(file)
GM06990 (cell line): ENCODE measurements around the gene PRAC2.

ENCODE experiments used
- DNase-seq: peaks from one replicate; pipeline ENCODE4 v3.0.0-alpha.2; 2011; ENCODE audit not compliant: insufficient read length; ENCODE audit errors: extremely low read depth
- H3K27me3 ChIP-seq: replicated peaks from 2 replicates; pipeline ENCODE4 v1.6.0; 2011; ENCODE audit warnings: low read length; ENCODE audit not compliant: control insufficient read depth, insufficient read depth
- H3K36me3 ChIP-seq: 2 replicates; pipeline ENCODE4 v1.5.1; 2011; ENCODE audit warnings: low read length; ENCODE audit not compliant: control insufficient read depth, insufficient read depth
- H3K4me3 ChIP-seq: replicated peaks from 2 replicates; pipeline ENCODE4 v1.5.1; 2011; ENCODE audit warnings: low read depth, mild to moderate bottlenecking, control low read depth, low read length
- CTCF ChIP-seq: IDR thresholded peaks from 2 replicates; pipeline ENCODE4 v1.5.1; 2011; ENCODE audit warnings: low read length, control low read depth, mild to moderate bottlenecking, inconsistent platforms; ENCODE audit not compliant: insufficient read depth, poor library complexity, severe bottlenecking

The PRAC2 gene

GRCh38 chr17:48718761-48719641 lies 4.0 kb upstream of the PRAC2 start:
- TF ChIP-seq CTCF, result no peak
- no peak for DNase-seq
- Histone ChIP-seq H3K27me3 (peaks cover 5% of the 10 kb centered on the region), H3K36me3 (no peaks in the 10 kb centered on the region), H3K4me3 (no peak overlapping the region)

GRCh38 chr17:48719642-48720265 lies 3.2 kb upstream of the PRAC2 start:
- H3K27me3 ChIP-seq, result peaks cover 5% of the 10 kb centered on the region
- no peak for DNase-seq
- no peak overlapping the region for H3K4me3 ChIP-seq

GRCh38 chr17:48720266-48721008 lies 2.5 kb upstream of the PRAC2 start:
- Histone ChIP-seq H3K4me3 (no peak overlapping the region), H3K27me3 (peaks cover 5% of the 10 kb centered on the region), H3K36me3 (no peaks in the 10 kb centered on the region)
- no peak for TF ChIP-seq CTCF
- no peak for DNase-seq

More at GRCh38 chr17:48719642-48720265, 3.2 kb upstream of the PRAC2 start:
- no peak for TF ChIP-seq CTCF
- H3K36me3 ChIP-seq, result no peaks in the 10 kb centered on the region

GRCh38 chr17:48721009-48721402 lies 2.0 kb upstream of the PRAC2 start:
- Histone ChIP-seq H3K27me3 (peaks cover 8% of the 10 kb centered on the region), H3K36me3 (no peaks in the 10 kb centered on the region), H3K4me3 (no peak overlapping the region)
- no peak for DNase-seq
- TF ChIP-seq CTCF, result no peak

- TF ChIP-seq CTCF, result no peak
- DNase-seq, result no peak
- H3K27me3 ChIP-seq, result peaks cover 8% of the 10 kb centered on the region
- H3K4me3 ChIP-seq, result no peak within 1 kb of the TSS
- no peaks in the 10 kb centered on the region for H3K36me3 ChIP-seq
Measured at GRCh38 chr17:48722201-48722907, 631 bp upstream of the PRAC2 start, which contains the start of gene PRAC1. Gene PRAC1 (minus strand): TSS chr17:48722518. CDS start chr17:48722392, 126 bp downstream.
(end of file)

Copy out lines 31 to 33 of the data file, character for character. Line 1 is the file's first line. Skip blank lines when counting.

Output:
- H3K4me3 ChIP-seq, result no peak within 1 kb of the TSS
- no peaks in the 10 kb centered on the region for H3K36me3 ChIP-seq
Measured at GRCh38 chr17:48722201-48722907, 631 bp upstream of the PRAC2 start, which contains the start of gene PRAC1. Gene PRAC1 (minus strand): TSS chr17:48722518. CDS start chr17:48722392, 126 bp downstream.